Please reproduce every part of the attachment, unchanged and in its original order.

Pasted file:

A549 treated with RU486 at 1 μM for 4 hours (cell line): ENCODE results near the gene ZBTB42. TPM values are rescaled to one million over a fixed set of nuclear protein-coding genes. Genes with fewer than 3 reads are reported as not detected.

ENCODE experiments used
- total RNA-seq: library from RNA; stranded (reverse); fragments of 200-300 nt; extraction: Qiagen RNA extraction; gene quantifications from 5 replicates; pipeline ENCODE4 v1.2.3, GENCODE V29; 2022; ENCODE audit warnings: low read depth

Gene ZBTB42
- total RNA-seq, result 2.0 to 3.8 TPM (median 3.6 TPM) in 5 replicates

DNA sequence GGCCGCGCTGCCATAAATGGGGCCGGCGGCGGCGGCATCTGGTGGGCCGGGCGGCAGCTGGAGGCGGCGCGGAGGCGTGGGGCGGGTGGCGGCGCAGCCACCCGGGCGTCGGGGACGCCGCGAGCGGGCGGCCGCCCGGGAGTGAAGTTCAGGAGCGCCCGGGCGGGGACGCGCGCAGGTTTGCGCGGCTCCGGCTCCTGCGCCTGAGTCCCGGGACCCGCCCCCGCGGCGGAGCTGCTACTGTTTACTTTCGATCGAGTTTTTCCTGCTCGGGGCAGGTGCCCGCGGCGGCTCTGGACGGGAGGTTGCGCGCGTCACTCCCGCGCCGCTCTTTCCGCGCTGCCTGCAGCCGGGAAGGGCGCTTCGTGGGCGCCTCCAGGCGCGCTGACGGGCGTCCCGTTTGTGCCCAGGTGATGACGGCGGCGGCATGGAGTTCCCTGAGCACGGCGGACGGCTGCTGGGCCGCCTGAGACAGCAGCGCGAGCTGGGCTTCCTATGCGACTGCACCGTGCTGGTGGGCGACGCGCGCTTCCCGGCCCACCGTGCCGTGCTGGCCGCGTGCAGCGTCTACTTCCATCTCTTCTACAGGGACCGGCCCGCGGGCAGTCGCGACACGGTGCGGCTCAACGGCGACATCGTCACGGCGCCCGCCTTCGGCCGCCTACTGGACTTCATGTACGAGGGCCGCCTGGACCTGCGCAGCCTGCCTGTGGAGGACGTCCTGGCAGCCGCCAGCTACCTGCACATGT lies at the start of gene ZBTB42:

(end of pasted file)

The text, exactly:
A549 treated with RU486 at 1 μM for 4 hours (cell line): ENCODE results near the gene ZBTB42. TPM values are rescaled to one million over a fixed set of nuclear protein-coding genes. Genes with fewer than 3 reads are reported as not detected.

ENCODE experiments used
- total RNA-seq: library from RNA; stranded (reverse); fragments of 200-300 nt; extraction: Qiagen RNA extraction; gene quantifications from 5 replicates; pipeline ENCODE4 v1.2.3, GENCODE V29; 2022; ENCODE audit warnings: low read depth

Gene ZBTB42
- total RNA-seq, result 2.0 to 3.8 TPM (median 3.6 TPM) in 5 replicates

DNA sequence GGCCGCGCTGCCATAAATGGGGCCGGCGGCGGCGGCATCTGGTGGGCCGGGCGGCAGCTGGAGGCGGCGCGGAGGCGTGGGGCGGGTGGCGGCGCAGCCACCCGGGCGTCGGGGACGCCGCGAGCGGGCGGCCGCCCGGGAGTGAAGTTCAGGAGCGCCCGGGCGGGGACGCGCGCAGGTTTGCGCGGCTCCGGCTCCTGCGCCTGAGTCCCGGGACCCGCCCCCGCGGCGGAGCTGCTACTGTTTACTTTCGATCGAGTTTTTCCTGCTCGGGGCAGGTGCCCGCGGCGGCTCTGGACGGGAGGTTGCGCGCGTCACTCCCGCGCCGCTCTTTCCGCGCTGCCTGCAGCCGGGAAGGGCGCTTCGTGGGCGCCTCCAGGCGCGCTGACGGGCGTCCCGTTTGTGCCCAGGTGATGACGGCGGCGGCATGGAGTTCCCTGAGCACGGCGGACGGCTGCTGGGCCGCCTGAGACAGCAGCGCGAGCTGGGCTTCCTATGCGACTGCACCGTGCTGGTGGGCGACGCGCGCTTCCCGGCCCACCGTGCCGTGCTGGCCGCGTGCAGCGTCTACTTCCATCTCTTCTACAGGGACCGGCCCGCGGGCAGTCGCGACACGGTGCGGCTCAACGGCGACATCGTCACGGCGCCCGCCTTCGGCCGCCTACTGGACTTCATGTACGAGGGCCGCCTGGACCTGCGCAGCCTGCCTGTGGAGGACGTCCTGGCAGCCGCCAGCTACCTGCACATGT lies at the start of gene ZBTB42: